US Coast Guard to Unload Nearly 20,000 Pounds of Seized Cocaine Worth $338 Million

February 10, 2020 Updated: February 10, 2020
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The U.S. Coast Guard said on Feb. 10 that it would unload nearly 20,000 pounds of cocaine seized in recent months from what it described as “known drug-transit zones of the Eastern Pacific Ocean.” The haul is worth approximately $338 million.

The total haul—the result of eight interceptions made between mid-November and mid-January—is being offloaded at Naval Base San Diego by the crew of the Coast Guard cutter Munro. The cocaine was seized as a result of joint efforts between four separate Coast Guard cutter crews.

Pacific Cocaine Seizures
The crew of the Coast Guard Cutter Munro offloaded 20,000 pounds of uncut cocaine seized from known drug-transit zones of the Eastern Pacific Ocean worth approximately $338 million at Naval Station San Diego on Feb. 10, 2020. (John Gibbins/The San Diego Union-Tribune via AP)

The Coast Guard is cooperating with numerous other U.S. agencies from the departments of Defense, Justice, and Homeland Security to fight transnational organized crime, including drug cartels, according to a media advisory. Surveillance video showing interceptions in real-time has been uploaded by the Coast Guard. 

“The fight against drug cartels in the Eastern Pacific Ocean requires unity of effort in all phases from detection, monitoring and interdictions, to criminal prosecutions of these cases by U.S. Attorneys in districts within Florida and Texas,” the advisory stated.

A Coast Guard spokesperson told The Epoch Times that in fiscal year 2019, a total of 207.9 metric tons of cocaine were confiscated. The amount seized in that year was worth an estimated $6.14 billion and also resulted in 611 people being detained.

In fiscal year 2018, a similar amount was seized by the Coast Guard—209.62 metric tons valued at about $6.1 billion. In that year, there were 602 people detained.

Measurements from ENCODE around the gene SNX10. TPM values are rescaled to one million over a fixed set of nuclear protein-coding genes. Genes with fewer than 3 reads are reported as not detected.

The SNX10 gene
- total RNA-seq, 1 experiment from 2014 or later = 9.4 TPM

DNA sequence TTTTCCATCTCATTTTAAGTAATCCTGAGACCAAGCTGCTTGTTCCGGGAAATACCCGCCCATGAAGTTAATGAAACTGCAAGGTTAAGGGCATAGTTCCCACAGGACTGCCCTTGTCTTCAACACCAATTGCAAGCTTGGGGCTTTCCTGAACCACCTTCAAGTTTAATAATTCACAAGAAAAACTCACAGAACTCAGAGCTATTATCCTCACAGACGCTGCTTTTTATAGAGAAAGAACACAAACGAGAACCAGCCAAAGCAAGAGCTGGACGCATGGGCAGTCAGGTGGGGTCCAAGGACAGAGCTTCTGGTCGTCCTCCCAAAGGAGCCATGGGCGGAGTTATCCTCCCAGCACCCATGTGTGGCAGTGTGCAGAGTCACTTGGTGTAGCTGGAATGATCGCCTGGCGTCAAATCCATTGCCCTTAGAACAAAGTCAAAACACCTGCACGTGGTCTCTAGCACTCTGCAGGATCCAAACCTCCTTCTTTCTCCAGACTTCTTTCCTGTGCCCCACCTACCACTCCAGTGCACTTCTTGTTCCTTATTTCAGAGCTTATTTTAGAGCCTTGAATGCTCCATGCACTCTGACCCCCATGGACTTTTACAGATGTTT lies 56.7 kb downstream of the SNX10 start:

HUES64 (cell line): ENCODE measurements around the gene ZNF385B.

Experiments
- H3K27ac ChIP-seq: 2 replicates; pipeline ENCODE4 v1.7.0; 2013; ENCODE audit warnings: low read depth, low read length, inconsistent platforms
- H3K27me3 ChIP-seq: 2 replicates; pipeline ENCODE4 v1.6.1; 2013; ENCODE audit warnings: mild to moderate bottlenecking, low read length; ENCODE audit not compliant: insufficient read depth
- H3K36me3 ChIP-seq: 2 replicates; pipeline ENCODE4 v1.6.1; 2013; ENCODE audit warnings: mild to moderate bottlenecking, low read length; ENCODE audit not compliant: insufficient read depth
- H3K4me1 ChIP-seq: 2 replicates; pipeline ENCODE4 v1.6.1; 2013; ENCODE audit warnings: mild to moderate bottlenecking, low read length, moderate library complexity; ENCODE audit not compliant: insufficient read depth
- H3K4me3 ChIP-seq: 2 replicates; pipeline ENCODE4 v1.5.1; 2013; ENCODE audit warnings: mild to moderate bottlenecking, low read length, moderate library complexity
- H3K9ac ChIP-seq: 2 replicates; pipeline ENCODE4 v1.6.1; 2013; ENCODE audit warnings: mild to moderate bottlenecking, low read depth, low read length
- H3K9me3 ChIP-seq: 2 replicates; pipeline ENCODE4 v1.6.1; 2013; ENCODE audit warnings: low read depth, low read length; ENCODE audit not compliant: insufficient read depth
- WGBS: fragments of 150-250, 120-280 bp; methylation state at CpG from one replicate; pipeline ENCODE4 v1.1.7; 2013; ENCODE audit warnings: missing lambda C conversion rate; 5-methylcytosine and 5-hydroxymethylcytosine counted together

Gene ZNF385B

US Pacific Cocaine Seizures
Crew members from the cutter Thetis hoist interdicted drugs seized in international waters of the Eastern Pacific Ocean, on Nov. 16, 2019. (PO1 Mark Barney/U.S. Coast Guard via AP).

In December, Trump said everything that needed to be done to declare Mexican cartels terrorist organizations had been completed, but that he would hold off on any action at the request of Mexico’s president. 

“At the request of a man who I like and respect, and has worked so well with us, President Andres Manuel López Obrador, we will temporarily hold off this designation and step up our joint efforts to deal decisively with these vicious and ever-growing organizations!” Trump said on Twitter.

Coast Guard Lt. Cmdr. Matthew Kroll told The Epoch Times previously that there has been an upward trend in drug seizures, largely as a result of cartels switching their primary smuggling routes away from the Caribbean after the United States increased its presence there.

“A lot of energy was put into the Caribbean side over the last 10 to 15 years,” he said. “After we started upping our presence in that area, the natural shift was to go the other way.”

Trump said last year that the United States is “losing 100,000 people a year to what is happening and what is coming through from Mexico,” referring to drug trafficking.

Last month, the Mexican government updated the number of citizens classified as missing to more than 61,000. According to Reuters, most of that number are victims of the country’s war with drug cartels, which have become increasingly violent.

The recent Coast Guard interceptions were part of Campaign Martillo, a “regional initiative targeting illicit trafficking that threatens security and prosperity at the national, regional, and international levels.”

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